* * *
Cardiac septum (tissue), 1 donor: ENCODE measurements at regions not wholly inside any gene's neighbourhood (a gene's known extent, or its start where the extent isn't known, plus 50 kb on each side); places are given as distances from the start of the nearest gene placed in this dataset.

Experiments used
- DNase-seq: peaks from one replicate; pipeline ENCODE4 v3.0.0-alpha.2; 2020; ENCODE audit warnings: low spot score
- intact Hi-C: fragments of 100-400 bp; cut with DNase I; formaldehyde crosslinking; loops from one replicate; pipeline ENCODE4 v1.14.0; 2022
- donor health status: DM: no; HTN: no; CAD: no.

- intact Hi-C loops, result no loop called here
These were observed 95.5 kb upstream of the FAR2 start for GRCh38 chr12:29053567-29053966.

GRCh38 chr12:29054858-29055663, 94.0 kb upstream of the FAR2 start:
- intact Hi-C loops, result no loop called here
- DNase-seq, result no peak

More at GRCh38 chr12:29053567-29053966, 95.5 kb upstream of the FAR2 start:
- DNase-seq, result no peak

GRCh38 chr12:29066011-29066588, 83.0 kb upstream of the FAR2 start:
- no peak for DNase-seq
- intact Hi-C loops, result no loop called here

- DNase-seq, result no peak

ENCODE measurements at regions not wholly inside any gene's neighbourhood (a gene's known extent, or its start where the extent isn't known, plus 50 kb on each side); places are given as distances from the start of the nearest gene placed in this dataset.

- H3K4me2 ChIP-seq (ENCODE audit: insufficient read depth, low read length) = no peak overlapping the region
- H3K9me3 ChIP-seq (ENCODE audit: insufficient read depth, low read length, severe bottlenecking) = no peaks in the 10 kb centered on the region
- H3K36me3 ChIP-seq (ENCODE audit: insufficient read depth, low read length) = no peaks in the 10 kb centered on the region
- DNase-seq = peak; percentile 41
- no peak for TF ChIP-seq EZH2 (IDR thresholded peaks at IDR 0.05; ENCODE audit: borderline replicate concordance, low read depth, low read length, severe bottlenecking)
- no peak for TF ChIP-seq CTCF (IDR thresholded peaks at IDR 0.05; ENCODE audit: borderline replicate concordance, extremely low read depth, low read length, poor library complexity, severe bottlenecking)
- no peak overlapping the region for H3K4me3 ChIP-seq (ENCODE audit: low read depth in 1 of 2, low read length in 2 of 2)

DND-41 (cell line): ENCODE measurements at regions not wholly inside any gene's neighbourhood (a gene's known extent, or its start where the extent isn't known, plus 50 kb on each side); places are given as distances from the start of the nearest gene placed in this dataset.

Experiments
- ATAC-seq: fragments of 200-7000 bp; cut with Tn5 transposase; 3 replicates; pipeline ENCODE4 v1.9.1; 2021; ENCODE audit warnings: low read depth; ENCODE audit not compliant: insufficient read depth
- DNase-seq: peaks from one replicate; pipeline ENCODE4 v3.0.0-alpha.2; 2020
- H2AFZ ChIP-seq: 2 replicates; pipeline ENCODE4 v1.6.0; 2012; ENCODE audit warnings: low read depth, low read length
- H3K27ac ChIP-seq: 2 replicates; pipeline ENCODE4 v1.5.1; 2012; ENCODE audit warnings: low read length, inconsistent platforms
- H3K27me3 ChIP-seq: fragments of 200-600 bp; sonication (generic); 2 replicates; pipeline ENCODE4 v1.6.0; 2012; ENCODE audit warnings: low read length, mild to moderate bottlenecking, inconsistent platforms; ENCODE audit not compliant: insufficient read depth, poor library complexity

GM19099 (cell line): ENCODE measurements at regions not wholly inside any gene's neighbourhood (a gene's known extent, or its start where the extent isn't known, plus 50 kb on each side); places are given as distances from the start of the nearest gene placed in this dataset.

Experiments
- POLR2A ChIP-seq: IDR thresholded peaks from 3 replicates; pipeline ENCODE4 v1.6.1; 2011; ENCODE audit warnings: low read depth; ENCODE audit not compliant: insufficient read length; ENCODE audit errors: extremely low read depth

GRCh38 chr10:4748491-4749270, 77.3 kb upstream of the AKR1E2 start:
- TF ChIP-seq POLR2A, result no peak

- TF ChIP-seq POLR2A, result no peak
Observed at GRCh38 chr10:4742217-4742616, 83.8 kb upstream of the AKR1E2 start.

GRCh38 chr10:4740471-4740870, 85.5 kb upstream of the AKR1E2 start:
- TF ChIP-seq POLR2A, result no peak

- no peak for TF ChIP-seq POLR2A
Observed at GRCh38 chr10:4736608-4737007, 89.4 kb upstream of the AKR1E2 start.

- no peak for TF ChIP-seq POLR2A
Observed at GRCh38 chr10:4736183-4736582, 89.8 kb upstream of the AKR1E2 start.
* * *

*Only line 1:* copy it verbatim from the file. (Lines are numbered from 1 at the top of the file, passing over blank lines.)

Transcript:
Cardiac septum (tissue), 1 donor: ENCODE measurements at regions not wholly inside any gene's neighbourhood (a gene's known extent, or its start where the extent isn't known, plus 50 kb on each side); places are given as distances from the start of the nearest gene placed in this dataset.